I’ve seen one argument on recess appointments that is worth knocking down right away; it’s made by liberal Tim Noah over at TNR, and conservative John Yoo at NR: that Congress, and not the president, get to decide whether or not Congress is in “recess” when it is not actually meeting.

There’s simply no Constitutional support for that at all. The clause about recess appointments is in Article II, for whatever that’s worth (that is, the article about the president, not the Congress). It just talks about “the Recess of the Senate.” That’s it. There’s no definition at all about what “counts” as a recess, or whose job it is to say what counts.The word “recess” only comes up one other time in the Constitution, in a (now-obsolete) similar clause about state legislatures and U.S. Senate appointments. There’s nothing at all about who gets to define recess.

Here’s what Yoo says:

President Obama is making a far more sweeping claim. Here, as I understand it, the Senate is not officially in adjournment (they have held “pro forma” meetings, where little to no business occurs, to prevent Obama from making exactly such appointments). So there is no question whether the adjournment has become a constitutional “recess.” Rather, Obama is claiming the right to decide whether a session of Congress is in fact a “real” one based, I suppose, on whether he sees any business going on.

This, in my view, is not up to the president, but the Senate.

This may be Yoo’s position, but it would be a break with precedent. As Yoo knows (since he refers to it in his article), the current three-day minimum standard is derived from a Clinton-era Justice Department opinion. Not the Senate. The Justice Department.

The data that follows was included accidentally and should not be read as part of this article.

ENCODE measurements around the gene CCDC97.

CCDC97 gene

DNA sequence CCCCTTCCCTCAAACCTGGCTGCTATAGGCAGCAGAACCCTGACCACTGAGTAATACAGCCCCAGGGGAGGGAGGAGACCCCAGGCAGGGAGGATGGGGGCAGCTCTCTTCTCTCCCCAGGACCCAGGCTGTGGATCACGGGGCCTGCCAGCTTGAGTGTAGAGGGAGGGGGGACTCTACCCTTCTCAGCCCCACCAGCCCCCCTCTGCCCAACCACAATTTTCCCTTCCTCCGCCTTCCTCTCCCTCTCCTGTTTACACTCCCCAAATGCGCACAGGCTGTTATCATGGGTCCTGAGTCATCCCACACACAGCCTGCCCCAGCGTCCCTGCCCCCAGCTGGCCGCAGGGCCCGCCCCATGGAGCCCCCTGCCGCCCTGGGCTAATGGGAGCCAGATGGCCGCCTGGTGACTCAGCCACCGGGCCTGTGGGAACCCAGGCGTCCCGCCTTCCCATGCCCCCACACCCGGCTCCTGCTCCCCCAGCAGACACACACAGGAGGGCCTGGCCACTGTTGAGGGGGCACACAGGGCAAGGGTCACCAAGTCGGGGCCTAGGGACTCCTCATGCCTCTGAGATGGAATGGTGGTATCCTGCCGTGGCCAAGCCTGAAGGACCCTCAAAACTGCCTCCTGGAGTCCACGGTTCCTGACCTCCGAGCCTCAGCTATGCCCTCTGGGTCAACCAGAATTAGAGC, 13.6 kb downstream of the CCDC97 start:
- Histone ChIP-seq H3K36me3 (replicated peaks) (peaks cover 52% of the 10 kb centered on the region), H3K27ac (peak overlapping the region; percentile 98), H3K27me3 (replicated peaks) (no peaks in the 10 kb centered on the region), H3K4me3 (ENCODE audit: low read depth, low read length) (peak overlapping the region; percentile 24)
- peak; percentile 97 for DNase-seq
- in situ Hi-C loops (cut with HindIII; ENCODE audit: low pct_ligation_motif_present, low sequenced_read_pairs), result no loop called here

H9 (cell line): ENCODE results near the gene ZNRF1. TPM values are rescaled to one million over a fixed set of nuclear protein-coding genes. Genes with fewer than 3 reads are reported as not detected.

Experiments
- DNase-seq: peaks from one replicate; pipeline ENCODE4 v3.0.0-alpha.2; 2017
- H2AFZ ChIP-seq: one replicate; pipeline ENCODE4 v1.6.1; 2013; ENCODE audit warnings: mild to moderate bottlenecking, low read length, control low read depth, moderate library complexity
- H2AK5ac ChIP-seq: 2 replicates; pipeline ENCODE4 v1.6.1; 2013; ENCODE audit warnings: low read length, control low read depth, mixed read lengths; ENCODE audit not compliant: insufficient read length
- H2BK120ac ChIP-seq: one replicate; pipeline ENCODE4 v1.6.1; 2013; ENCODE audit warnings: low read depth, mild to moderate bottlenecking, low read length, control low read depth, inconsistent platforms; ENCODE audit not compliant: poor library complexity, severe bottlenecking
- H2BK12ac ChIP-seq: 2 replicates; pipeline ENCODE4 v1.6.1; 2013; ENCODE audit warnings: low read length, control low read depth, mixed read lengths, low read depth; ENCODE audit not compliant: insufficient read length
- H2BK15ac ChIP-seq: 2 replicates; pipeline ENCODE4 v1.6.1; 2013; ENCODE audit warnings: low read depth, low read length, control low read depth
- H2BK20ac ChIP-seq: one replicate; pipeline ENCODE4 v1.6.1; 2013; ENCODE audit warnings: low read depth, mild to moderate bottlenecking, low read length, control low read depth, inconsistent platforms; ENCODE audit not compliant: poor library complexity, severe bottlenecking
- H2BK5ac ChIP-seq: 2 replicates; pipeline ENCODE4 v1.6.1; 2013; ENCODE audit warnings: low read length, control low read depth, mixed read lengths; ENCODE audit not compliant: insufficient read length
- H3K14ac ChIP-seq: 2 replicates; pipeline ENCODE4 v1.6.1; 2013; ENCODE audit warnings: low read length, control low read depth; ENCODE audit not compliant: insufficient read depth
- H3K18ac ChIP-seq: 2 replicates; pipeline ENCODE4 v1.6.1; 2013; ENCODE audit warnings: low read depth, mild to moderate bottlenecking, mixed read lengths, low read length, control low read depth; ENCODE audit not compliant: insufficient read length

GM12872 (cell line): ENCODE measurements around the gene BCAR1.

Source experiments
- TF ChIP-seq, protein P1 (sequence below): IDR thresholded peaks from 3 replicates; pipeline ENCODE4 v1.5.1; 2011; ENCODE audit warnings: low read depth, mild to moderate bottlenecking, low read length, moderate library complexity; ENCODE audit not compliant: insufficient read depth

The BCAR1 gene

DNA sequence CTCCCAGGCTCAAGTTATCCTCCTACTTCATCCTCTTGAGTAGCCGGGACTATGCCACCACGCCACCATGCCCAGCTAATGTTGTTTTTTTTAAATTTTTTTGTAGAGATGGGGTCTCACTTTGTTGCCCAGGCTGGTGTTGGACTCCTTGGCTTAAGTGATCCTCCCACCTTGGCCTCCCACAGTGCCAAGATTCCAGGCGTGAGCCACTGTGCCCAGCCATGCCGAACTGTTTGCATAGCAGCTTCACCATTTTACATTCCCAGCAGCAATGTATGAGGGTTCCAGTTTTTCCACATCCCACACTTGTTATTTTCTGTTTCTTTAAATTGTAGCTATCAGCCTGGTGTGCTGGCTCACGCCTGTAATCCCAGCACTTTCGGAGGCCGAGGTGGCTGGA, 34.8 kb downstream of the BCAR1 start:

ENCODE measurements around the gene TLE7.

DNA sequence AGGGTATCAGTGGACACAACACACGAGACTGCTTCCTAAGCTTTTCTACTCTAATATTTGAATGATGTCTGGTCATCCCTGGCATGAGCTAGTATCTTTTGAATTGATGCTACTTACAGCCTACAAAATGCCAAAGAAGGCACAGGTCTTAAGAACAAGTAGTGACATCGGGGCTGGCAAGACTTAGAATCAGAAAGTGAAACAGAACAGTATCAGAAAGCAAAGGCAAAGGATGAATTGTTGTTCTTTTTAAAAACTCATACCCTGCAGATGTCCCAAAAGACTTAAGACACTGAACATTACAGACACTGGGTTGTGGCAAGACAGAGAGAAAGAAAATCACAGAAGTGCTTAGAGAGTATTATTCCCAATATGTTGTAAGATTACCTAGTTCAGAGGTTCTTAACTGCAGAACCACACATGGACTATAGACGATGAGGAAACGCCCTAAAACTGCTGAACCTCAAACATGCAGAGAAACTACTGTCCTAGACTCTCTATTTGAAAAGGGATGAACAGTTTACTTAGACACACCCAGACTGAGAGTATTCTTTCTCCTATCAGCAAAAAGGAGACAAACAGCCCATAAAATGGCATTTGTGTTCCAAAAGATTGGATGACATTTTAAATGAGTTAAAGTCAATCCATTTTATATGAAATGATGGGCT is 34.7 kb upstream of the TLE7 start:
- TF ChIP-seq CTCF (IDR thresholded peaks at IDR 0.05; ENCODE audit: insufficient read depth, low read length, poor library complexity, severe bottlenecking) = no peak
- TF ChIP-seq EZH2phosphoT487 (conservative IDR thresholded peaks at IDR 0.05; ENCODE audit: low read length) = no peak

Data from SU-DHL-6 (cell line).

Of course, Yoo and Noah could still be correct that the decision should rest with the Senate. But the Senate has never, as far as I know, made any such determination. There are various minor technical differences between the various times that the Senate is out of session (intersession, between different Congresses, overnight/weekend intrasession, and longer intrasession), but the the Senate generally does not use different vocabulary for them, and certainly does use the word “recess” for the breaks relevant here. The Senate does not, in any official way, announce that they are now in recess for the purpose of the Constitutional appointments clause.

Moreover, even if it were up to the Senate, we know that the Senate Majority Leader, and presumably the majority of the Senate, support the president’s recess appointment. Surely Yoo doesn’t believe that the Speaker of the House has a Constitutional role to play in determining whether a recess counts as a “Recess of the Senate”?

Granted, I wouldn’t say that it must be a real Recess just because the president and the Majority Leader agree that it is; they could certainly be wrong, either honestly or cynically.

The actual issue here — how long does a recess of the Senate have to be before it counts as a Recess of the Senate for these purposes — is legitimately contentious, because we don’t really have any guidance for what “recess” means in this context. That’s why I’d like to see exactly what the WH is relying on (as Kevin Drum said Wednesday). And while I believe I agree with the decision, I think there’s plenty of room for legitimate disagreement on substantive grounds. But as far as the procedure, I just don’t see it as a problem for the White House to have its own interpretation of a vague Constitutional clause in cases where precedent doesn’t apply. There’s no reason for the president to defer to Congress on the definition.

[Cross-posted at A plain blog about politics]

Jonathan Bernstein

Jonathan Bernstein is a political scientist who writes about American politics, especially the presidency, Congress, parties, and elections.